Environmentalists filed a lawsuit this week to block the Altair project, a 1,750-unit housing development slated for the foothills of Old Town Temecula.
“The (Temecula) City Council’s Altair approval ignored scientists’ warnings that developing the South Parcel will severely limit mountain lion movement in Southern California,” said J.P. Rose, an attorney at the Center for Biological Diversity, in a statement. “It’s deeply disturbing that the city refused to make reasonable modifications to the development to avoid damaging a critical corridor for these iconic predators.”
The “South Parcel” is the southern tip of the 270-acre swath of land that was purchased years ago by Ambient Communities, a San Diego-based real estate developer.
After some back-and-forth with Ambient and a coalition of environmentalists, who packed workshop meetings to decry the project’s potential impact on local mountain lion communities, the city decided to build a nature center on the south parcel, which was deeded to the city for a public use by Ambient, instead of a small college campus or hospital.
This compromise, however, was not good enough for members of the coalition — the Center for Biological Diversity, Sierra Club, Mountain Lion Foundation and Cougar Connection — who said any activity on that land would effectively sever a critical corridor for mountain lions.
“The project’s poor design will put mountain lions directly into residential areas, creating conflicts between lions and people,” said Lynn Cullens of the Mountain Lion Foundation, in a statement. “These lions already suffer from high mortality rates, vehicle collisions, and a lack of genetic diversity due to urban sprawl and highways. Altair could be the final nail in the coffin for this crucial population of magnificent animals.”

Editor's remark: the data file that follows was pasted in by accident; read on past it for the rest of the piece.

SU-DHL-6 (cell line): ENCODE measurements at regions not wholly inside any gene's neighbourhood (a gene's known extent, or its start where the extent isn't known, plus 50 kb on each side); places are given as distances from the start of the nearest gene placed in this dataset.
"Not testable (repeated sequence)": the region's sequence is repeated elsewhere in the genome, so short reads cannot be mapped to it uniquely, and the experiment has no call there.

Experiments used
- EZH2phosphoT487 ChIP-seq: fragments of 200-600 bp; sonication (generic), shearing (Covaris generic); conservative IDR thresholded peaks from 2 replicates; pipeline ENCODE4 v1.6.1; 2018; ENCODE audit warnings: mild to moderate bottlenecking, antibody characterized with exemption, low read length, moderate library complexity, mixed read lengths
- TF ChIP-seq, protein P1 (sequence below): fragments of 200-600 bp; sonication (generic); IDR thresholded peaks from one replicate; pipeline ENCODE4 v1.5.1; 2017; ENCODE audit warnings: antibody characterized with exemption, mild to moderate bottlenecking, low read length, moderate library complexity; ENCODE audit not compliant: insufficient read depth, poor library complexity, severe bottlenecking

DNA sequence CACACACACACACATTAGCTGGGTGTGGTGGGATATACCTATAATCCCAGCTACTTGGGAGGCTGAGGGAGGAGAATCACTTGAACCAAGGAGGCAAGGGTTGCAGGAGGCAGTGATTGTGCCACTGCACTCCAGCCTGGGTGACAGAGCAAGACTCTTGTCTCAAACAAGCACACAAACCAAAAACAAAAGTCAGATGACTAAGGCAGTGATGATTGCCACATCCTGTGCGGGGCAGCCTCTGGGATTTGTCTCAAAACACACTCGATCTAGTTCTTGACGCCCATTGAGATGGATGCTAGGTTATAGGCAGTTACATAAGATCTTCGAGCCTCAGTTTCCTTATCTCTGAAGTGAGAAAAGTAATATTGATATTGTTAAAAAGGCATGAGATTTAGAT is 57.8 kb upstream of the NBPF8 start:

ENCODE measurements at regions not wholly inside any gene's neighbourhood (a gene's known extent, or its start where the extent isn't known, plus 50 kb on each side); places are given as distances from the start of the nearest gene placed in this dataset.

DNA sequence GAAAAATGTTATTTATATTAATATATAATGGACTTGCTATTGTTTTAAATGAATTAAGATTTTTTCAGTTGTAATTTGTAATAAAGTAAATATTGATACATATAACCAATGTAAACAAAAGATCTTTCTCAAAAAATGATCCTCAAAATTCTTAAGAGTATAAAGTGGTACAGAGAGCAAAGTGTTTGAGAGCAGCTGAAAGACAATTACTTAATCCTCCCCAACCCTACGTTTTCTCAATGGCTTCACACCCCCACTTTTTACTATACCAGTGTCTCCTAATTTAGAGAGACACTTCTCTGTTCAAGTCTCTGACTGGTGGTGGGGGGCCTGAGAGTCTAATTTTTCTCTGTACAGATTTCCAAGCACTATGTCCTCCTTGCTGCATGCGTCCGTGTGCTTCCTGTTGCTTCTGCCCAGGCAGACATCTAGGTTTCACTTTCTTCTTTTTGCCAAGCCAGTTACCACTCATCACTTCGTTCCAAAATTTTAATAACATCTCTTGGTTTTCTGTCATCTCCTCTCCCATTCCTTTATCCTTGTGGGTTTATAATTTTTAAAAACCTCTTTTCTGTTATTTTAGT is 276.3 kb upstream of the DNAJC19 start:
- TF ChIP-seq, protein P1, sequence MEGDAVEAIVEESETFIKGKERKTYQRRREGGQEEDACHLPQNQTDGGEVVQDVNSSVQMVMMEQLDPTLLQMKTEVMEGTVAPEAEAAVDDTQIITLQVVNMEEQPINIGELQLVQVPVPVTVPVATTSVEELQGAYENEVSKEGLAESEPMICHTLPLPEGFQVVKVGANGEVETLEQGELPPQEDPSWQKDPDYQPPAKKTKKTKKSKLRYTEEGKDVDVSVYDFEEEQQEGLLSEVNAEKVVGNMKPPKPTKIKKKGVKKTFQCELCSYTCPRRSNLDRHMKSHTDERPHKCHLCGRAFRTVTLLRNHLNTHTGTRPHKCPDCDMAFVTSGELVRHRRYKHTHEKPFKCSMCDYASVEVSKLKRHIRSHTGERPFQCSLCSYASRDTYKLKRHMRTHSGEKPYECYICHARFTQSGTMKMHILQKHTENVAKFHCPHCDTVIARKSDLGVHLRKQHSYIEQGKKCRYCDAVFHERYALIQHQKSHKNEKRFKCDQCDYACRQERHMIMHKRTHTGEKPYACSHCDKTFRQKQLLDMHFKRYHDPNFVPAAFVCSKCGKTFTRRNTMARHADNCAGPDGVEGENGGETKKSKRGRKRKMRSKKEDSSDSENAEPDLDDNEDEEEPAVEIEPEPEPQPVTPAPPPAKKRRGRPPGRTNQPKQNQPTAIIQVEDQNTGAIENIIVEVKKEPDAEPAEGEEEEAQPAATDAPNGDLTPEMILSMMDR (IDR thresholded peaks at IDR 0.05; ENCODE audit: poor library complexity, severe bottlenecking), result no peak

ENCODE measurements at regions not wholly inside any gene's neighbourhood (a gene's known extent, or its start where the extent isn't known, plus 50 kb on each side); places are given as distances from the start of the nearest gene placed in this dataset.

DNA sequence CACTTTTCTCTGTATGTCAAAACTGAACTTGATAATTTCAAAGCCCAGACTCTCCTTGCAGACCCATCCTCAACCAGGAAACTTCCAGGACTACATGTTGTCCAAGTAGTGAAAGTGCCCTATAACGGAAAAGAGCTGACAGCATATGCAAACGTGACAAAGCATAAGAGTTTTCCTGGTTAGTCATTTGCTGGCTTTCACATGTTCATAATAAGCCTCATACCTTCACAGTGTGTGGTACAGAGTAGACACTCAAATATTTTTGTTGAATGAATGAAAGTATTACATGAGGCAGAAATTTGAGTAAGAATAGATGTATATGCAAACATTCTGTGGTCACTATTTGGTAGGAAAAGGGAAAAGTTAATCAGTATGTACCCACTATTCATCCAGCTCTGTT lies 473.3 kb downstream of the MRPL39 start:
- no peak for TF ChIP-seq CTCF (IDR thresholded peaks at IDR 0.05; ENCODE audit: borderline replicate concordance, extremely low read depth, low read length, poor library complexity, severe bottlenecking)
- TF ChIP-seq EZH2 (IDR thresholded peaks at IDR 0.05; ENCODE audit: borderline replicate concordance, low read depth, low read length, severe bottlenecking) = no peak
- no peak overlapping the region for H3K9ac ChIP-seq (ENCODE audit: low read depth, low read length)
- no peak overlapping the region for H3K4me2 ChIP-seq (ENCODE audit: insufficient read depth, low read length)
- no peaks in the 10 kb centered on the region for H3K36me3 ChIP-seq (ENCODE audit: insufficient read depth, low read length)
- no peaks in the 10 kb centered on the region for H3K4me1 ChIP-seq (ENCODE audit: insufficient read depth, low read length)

The council approved the project late last year in a 4-1 vote, with Councilman James “Stew” Stewart dissenting. The city required an extensive environmental impact report for the development that covers traffic, air pollution, noise and other issues, including potential impact on wildlife.
The lawsuit focuses on the information contained in that report. A judge may eventually be called upon to determine if the city’s review of the project was adequate and whether the approval violates a regional land conservation plan.
Temecula Mayor Matt Rahn, who was one of the four council members who voted in favor of the project, said Thursday night that he hasn’t seen the lawsuit yet and wasn’t able to comment on specific claims.
Before joining the council, Rahn worked as the director of research and education at San Diego State University’s field stations programs, which included management of the research lab at the Santa Margarita Ecological Reserve.
In this capacity, Rahn either worked on studies or worked with people who were studying the movement of wildlife in the local mountain ranges.
“I’ve spent nearly two decades and the better part of my career evaluating and understanding wildlife and habitat resources,” he said Thursday night, adding that he leaned on this experience and hours of research on the particulars of the project before voting “yes.”
Ambient Principal Rob Honer said Thursday night his company is preparing a statement on the suit, which he called “disappointing.”